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Beggars can’t be choosers: Dependency injection through global factories

Posted by Daniel Hölbling on October 14, 2009

Whenever you listen to testability talks you usually take away one universal truth:

Global state is bad, singletons are essentially global state.

So, if you want to have it done right, use dependency injection and don’t let your code depend on global state.

But: Sometimes it’s just not possible. My current project for example does not use dependency injection. Why? I didn’t know better and used ActiveRecord with all it’s static design. And besides, I’m just lazy and have no intention of diving into the Castle documentation to find out how to teach ActiveRecord to use an IoC container when creating entity objects.

And if you have no control over your constructor, your options for dependency injection are limited to two things:

Public fields (aka optional dependencies) and Global factories.

Public fields

While in theory a pretty decent method that allows you to swap out parts it falls very short once you have multiple classes that need the same service:

public class Entity
    public IDateProvider DateProvider { get; set; }

    public Entity()     {         DateProvider = new DateProviderImpl();     } }

Since the default implementation is hardcoded into every consumer, you end up with a big pile of DRY violations that will one day bite you when you try to refactor DateProviderImpl’s constructor.

Global factories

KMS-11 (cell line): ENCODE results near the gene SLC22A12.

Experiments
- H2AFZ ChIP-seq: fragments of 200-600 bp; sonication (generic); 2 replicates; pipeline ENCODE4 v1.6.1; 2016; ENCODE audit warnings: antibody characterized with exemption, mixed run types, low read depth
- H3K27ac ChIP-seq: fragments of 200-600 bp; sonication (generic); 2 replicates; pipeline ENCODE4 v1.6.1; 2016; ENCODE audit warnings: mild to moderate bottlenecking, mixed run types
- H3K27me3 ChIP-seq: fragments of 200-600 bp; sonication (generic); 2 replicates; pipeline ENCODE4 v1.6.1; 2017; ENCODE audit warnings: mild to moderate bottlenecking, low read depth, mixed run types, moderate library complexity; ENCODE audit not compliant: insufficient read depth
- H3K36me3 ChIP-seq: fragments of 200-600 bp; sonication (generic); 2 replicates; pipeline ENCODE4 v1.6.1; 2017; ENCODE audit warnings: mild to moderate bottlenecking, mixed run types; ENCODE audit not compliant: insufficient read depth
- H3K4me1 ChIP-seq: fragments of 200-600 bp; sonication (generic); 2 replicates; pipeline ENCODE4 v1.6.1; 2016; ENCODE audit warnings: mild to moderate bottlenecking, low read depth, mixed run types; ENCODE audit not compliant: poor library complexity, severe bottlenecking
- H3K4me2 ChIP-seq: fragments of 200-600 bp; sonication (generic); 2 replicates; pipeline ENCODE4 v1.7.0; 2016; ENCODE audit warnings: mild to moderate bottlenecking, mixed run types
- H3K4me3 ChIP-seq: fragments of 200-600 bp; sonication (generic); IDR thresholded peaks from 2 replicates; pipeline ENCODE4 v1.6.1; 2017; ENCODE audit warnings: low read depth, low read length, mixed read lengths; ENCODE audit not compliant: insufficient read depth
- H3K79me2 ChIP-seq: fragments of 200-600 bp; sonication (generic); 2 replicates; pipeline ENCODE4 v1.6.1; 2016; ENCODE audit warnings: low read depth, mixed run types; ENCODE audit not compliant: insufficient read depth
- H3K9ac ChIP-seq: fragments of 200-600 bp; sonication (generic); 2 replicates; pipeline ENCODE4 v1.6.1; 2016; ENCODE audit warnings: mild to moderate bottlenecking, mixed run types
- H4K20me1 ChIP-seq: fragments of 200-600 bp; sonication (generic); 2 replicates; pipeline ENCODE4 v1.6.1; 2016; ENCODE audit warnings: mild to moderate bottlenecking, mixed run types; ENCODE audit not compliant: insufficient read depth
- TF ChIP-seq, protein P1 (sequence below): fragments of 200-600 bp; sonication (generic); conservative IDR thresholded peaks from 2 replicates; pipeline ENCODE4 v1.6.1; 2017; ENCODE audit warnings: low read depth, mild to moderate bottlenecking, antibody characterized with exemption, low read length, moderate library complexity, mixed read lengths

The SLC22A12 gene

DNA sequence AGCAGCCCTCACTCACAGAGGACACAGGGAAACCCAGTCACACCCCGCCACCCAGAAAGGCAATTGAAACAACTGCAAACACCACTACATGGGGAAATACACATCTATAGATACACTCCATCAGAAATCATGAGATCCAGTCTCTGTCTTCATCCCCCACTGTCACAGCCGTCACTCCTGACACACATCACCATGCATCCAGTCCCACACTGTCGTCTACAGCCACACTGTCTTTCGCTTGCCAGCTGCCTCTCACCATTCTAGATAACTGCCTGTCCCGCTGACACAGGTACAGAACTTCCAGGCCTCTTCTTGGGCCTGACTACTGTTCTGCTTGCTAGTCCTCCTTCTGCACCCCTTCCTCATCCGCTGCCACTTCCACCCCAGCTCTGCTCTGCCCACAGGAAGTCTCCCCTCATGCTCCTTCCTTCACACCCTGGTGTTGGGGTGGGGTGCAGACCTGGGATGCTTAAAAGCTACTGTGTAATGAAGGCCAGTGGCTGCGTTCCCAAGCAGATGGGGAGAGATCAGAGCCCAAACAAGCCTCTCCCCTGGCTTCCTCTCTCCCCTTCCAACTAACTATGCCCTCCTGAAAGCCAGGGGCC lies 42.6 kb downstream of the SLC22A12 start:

Now the words global and testability don’t go well together, but in this case it’s ok. You try to battle the DRY violation while still making your service optionally interchangeable when testing.

public class Entity
    public Entity()
        var now = DateProviderFactory.Provider.Now;

public class DateProviderFactory {     private static IDateProvider _provider;

    public static void SetProvider(IDateProvider provider)     {         _provider = provider;     }     public static IDateProvider Provider     {         get         {             if (_provider == null)                 _provider = new DateProviderImpl();             return Provider;         }     } }

Now obviously you should NEVER call SetProvider inside your production code. It’s a pure testability helper so if you start messing with it expect to see some really hard to debug errors pop up.

But as long as you don’t mess that up, you can write tests like this one:

public class TestFixture
    public void DoesSomethingWhenGivenDate()
        var mock = new MockedDateProvider();
        var entity = new Entity();

I know it’s not perfect, but nobody expected it to be that way. The best solution to the problem obviously is a very clean separation of object construction and business logic, and the proven way to achieve that is dependency injection through a container like Windsor or StructureMap. Yet, often you have to look at old codebases where you just need to get the job done, and then it’s nice to know your way around the limitations sometimes.

Oh, and btw: The example I did above was chosen deliberately to be something as simple as a abstraction of DateTime.Now. As said before, never depend on moving parts in your tests.

Filed under net, programmierung, testing
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